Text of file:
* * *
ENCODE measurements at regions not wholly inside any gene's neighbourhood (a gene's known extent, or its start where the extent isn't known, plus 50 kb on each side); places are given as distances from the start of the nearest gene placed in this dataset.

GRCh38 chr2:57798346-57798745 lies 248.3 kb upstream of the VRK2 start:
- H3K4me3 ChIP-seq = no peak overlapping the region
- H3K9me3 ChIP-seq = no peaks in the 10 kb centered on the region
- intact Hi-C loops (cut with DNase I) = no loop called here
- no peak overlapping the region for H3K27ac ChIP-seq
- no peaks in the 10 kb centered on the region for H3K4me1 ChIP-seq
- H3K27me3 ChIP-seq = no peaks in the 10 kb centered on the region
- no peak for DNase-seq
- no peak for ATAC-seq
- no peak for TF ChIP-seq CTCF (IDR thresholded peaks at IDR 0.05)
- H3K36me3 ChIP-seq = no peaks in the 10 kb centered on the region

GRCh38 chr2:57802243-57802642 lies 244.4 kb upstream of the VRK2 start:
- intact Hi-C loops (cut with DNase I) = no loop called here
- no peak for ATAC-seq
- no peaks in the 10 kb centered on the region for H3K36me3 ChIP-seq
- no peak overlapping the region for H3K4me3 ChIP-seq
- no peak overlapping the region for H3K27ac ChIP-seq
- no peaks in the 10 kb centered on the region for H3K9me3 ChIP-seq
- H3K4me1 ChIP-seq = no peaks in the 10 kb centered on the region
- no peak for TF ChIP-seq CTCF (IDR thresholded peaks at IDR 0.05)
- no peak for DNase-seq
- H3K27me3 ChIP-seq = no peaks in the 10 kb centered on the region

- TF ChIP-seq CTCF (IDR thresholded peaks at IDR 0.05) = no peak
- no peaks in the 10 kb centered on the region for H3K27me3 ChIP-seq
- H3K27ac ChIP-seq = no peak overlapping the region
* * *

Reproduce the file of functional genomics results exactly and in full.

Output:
ENCODE measurements at regions not wholly inside any gene's neighbourhood (a gene's known extent, or its start where the extent isn't known, plus 50 kb on each side); places are given as distances from the start of the nearest gene placed in this dataset.

GRCh38 chr2:57798346-57798745 lies 248.3 kb upstream of the VRK2 start:
- H3K4me3 ChIP-seq = no peak overlapping the region
- H3K9me3 ChIP-seq = no peaks in the 10 kb centered on the region
- intact Hi-C loops (cut with DNase I) = no loop called here
- no peak overlapping the region for H3K27ac ChIP-seq
- no peaks in the 10 kb centered on the region for H3K4me1 ChIP-seq
- H3K27me3 ChIP-seq = no peaks in the 10 kb centered on the region
- no peak for DNase-seq
- no peak for ATAC-seq
- no peak for TF ChIP-seq CTCF (IDR thresholded peaks at IDR 0.05)
- H3K36me3 ChIP-seq = no peaks in the 10 kb centered on the region

GRCh38 chr2:57802243-57802642 lies 244.4 kb upstream of the VRK2 start:
- intact Hi-C loops (cut with DNase I) = no loop called here
- no peak for ATAC-seq
- no peaks in the 10 kb centered on the region for H3K36me3 ChIP-seq
- no peak overlapping the region for H3K4me3 ChIP-seq
- no peak overlapping the region for H3K27ac ChIP-seq
- no peaks in the 10 kb centered on the region for H3K9me3 ChIP-seq
- H3K4me1 ChIP-seq = no peaks in the 10 kb centered on the region
- no peak for TF ChIP-seq CTCF (IDR thresholded peaks at IDR 0.05)
- no peak for DNase-seq
- H3K27me3 ChIP-seq = no peaks in the 10 kb centered on the region

- TF ChIP-seq CTCF (IDR thresholded peaks at IDR 0.05) = no peak
- no peaks in the 10 kb centered on the region for H3K27me3 ChIP-seq
- H3K27ac ChIP-seq = no peak overlapping the region